The Current: The Franklin Institute Blog

Partial Solar Eclipse occurring at sunrise

All About Solar Eclipses

Often described as the most spectacular astronomical event to be seen from Earth, I recommend that no human should leave the planet without seeing a solar eclipse. Mabel Loomis Todd, an avid eclipse chaser in the 19th century, said this after witnessing the May 28, 1900 total solar eclipse at Tripoli, North Africa: 


The Surprising History of Groundhog Day

An unusual, yet beloved holiday 

February 2nd  is Groundhog Day, the day when a groundhog named Punxsutawney Phil predicts whether or not we will have six more weeks of winter. If he sees his shadow, more cold is on the way; if not, warmer weather is coming. While this holiday may seem like a silly tradition, it has a surprisingly deep history. 

Ancient Traditions 

Ring eclipse

10 Great Websites on the 2023 and 2024 Solar Eclipses

Looking for more information about the upcoming solar eclipse? 

Here’s a list TFI Chief Astronomer Derrick Pitts’ favorite sites. From maps to live streams, weather info and video, we've rounded up all the information you need to plan a great viewing experience for this year's partial annular eclipse and the total solar eclipse coming up next April. Still can’t find what you want to know? Send a tweet to @CoolAstronomer

Several traffic lights hang from wires over a street in a mountainous area.

Stop, Go, Caution: The Colorful Journey of Traffic Light Innovations

The Dawn of a New Era: The Invention that Re-Defined Road Safety

When the automobile was invented in the 19th century, it changed transportation forever. People could go wherever they wanted, whenever they wanted, faster than they ever could before. As cars became more ubiquitous, however, so did injuries and deaths from car accidents. One of the biggest issues was intersections, where cars, horses, and pedestrians tried to move through simultaneously. The solution was something that we’re all used to seeing today – the traffic light.


How to Measure a Supermoon

If you’re looking to up your dose of lunar light, tomorrow's the night to get a full charge. The next full moon occurs August 30 at 9:36pm ET. More importantly, it occurs on the day of this year’s penultimate Supermoon, a full moon that occurs during perigee -- when the moon is closest to earth in its monthly orbit.  It's also the second full moon this month, making it a "blue moon." I guess we can call it a Super Blue Moon!

Telegraph Register (FI Cat.#75-3-14) The Franklin Institute Collection

The Origins of the Telegraph

Origins of the Telegraph
For centuries, people tried to find ways to communicate across long distances quickly. Flags, sounds, smoke, or lights would only go as far as they could be seen or heard. While the idea for a machine dates back to the 1700s, it wasn’t until the 19th century that the telegraph – a machine that transmits text across distance – was developed. While many inventors came up with different versions, the man who truly brought the telegraph to the world is Samuel Morse.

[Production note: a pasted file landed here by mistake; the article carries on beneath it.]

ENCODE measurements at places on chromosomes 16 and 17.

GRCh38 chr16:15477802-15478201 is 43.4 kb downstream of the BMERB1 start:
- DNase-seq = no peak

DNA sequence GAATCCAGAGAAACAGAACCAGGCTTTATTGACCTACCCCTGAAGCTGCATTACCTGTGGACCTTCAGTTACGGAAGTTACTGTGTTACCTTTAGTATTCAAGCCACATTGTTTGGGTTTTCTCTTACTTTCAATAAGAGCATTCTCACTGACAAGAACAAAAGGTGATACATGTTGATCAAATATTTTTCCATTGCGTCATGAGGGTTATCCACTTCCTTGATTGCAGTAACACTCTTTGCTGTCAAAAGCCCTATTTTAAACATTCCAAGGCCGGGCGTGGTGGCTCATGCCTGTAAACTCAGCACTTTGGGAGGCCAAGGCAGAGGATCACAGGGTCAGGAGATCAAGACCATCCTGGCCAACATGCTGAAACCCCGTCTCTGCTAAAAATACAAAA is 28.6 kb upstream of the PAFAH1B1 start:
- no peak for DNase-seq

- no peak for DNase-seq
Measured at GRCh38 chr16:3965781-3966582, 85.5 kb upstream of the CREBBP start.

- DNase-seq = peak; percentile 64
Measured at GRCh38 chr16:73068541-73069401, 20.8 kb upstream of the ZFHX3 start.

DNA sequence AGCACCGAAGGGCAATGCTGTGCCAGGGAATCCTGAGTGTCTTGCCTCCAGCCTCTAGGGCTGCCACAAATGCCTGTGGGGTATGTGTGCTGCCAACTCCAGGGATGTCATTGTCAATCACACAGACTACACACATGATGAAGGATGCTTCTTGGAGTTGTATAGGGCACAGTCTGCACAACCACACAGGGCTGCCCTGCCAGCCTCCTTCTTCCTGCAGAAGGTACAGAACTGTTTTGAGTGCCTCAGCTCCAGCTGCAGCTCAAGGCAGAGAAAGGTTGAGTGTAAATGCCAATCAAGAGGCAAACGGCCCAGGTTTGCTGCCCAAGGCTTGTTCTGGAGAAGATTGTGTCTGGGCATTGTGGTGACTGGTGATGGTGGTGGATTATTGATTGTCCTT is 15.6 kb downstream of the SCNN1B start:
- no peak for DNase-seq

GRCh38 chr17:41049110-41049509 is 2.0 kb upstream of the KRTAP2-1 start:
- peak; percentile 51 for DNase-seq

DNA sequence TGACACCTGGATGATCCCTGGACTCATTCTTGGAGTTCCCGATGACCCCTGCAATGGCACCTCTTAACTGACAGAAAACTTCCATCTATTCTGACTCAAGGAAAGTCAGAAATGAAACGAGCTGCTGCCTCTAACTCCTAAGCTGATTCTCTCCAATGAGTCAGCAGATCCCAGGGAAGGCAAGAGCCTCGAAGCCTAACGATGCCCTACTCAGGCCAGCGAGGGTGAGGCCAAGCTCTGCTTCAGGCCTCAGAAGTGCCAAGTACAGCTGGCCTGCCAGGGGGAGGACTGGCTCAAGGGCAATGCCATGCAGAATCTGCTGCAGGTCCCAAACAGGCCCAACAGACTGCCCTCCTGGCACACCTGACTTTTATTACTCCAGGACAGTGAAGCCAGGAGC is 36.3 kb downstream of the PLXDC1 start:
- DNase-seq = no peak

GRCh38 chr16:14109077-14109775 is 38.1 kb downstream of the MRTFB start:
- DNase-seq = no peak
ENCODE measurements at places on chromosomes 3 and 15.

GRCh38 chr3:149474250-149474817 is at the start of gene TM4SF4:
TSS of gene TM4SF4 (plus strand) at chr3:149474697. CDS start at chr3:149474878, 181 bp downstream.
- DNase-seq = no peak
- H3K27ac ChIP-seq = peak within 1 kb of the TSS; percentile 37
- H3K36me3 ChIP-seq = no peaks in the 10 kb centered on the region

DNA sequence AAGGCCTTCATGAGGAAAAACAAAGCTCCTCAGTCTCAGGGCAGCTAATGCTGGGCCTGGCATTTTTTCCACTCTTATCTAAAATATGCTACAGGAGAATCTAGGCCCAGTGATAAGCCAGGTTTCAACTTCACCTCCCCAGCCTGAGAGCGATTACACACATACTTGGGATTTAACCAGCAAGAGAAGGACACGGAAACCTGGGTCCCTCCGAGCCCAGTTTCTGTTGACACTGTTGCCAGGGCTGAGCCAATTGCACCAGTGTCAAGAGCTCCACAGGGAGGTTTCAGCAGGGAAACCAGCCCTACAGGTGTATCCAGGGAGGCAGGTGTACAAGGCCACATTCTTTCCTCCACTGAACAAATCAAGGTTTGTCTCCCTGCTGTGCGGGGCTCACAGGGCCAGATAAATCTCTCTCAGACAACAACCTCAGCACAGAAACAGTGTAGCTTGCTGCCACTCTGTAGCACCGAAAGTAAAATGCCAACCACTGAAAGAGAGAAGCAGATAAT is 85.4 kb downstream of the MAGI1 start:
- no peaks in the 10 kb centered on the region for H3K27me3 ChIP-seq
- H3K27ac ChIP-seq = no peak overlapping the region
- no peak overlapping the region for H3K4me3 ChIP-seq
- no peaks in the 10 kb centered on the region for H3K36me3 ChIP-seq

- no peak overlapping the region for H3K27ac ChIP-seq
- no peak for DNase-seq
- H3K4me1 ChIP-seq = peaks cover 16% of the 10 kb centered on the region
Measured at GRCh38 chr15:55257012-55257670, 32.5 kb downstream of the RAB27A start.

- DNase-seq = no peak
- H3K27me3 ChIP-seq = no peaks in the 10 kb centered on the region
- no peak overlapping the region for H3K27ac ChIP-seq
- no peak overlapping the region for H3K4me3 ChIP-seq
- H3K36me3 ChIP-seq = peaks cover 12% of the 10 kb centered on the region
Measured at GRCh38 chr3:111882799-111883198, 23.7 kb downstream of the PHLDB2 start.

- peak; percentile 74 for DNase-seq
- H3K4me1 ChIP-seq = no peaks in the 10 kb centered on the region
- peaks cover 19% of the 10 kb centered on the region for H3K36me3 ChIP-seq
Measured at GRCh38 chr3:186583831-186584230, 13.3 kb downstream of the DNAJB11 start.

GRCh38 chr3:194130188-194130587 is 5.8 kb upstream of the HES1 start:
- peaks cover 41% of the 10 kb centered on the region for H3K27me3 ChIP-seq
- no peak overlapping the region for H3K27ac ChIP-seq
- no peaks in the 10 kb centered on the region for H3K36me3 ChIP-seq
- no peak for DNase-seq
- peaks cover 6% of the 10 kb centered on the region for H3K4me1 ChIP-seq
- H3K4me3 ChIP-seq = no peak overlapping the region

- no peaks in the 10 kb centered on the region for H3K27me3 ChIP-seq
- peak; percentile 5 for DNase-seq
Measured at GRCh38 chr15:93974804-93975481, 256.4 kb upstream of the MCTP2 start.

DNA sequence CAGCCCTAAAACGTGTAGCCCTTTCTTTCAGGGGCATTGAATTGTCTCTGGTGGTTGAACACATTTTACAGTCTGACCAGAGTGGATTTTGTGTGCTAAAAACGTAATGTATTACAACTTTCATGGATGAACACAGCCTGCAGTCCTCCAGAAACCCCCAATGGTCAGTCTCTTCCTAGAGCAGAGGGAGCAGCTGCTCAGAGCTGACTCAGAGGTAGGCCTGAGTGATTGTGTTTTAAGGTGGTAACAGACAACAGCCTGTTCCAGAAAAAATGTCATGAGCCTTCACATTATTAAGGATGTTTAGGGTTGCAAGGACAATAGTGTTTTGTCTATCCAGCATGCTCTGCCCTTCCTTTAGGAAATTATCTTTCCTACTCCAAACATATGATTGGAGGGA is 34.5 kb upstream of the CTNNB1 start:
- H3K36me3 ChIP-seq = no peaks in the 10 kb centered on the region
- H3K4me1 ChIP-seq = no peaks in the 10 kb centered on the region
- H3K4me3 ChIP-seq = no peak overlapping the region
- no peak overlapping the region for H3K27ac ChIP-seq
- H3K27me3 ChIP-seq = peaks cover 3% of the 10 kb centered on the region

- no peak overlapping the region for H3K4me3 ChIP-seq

Science of Emotions: Excitement

Science of Emotions: Excitement

I love a good roller coaster, and I rode a great one this weekend! So, it’s fresh in my mind as to why we often use roller coasters as one of the best examples to define excitement in everyday life. I could feel my palms getting sweaty in anticipation of the unknown. My heartbeat started to race as I got nervous going up the first steep climb. And then there was the exhilaration of feeling like flying as we plunged and soared along the track.


Summer’s Best Meteors – The Perseids, 2022!

The summer’s premiere astronomical event, the Perseid meteor shower, runs from late July through late August, peaking around mid-August. Meteors are sand-grained-sized particles of space rock typically “melted” out of the icy nucleus of a comet. The melting occurs when the comet passes near the sun during its orbit around the solar system. The meteors are usually distributed along the orbital path of the comet and fall into the Earth’s atmosphere when we pass through the comet’s path. The comet associated with the Perseids is Comet Swift-Tuttle, first identified in 1862.

Who Devised Time Zones

Who Created Time Zones?

Throughout history, inventors have sought ways to solve problems and make people’s lives better. In the video series Ingenious, hosts Trace Dominguez and Susannah Carroll discuss how innovations build on previous inventions to create things that we all live with and use every day. Often, these innovations improve upon what came before. Other times, they remedy issues that new inventions create. One such invention was time zones. 


How to Read the First James Webb Space Telescope Image

Image source: NASA, ESA, CSA, STScI

This first image from James Webb Space Telescope was released July 11. The Webb science and engineering team was recognized for extraordinary work but not much was said about the image itself, except that it shows some of the oldest light ever seen by humans. Let’s go further toward understanding what the image actually shows. Here’s how to interpret this first JWST ultra-deep field image:

What we see at first glance are bright stars, some small spiral galaxies, and lots of smaller blobs ranging in color from tan to red.